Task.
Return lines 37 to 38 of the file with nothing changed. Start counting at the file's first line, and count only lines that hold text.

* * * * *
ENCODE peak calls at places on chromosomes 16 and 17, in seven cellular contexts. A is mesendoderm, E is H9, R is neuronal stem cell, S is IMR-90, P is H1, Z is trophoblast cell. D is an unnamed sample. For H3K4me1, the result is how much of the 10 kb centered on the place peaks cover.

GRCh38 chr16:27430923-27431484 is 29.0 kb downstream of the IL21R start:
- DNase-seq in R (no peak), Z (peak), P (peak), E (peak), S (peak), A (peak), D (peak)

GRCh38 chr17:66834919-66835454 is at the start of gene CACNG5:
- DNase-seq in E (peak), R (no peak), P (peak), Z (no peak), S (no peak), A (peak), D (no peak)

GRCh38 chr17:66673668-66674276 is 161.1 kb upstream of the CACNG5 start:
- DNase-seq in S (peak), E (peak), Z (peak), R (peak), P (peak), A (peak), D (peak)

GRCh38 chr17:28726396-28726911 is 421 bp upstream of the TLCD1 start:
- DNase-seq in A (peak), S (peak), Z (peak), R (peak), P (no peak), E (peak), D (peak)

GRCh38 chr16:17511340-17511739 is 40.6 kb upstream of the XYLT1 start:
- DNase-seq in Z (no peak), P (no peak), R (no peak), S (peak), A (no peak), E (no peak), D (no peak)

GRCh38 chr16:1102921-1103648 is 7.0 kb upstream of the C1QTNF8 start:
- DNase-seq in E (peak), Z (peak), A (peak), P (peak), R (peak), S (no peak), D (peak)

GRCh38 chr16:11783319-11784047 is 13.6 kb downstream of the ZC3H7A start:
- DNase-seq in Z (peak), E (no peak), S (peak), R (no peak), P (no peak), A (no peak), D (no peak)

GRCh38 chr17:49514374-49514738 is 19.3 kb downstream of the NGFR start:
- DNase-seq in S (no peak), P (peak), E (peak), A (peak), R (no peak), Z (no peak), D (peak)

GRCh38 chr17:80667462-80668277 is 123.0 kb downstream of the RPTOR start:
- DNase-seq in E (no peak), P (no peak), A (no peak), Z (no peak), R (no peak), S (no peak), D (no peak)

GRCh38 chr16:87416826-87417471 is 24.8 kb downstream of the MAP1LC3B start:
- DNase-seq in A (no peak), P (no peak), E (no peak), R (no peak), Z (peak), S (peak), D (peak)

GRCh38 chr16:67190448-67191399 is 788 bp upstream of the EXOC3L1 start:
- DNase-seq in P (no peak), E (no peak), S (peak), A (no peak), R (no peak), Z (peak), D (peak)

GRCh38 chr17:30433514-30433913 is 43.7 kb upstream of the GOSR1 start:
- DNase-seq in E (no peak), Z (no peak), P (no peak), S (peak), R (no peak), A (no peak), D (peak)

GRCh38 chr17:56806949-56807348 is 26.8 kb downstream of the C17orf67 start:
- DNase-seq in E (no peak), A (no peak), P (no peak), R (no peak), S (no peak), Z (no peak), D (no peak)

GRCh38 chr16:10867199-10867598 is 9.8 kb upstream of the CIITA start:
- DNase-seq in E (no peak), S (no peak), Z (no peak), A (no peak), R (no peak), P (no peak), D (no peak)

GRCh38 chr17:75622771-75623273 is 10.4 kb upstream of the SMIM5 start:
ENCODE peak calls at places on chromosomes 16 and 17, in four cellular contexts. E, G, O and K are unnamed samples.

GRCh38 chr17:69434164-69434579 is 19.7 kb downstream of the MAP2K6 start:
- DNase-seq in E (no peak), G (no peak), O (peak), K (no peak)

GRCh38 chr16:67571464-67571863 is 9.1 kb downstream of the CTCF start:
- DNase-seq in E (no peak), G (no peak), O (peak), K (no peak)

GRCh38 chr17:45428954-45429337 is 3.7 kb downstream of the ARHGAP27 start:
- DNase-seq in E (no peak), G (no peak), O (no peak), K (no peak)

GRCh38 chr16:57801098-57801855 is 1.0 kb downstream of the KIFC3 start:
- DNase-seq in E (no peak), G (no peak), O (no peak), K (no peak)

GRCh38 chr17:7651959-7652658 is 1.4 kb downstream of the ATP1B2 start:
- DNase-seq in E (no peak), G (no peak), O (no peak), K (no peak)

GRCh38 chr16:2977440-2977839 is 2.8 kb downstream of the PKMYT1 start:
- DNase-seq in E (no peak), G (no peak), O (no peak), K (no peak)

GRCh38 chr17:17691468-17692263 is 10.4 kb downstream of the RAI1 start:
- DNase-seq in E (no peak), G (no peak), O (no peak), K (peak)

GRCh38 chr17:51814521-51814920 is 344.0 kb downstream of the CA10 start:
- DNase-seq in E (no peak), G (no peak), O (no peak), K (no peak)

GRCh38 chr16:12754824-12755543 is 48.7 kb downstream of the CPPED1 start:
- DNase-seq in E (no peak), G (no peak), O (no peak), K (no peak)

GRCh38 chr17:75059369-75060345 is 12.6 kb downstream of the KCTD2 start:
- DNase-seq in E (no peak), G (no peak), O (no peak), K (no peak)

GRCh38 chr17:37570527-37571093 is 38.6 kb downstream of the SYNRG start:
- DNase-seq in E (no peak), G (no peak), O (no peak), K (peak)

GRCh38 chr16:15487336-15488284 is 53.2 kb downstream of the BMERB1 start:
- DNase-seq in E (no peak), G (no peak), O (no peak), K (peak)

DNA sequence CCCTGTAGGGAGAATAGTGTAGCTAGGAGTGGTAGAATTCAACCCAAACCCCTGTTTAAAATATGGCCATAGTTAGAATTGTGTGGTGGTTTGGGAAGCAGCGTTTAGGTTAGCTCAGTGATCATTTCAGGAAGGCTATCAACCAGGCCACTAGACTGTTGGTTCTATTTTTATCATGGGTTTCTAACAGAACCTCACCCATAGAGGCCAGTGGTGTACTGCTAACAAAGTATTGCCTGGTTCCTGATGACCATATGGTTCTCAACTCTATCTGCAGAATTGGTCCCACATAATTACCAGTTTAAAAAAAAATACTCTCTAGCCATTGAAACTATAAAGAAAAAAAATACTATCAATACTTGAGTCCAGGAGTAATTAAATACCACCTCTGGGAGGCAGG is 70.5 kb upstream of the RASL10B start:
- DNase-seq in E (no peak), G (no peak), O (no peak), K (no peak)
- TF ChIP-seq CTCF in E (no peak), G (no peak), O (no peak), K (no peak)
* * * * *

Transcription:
- DNase-seq in E (no peak), G (no peak), O (no peak), K (no peak)

GRCh38 chr16:57801098-57801855 is 1.0 kb downstream of the KIFC3 start: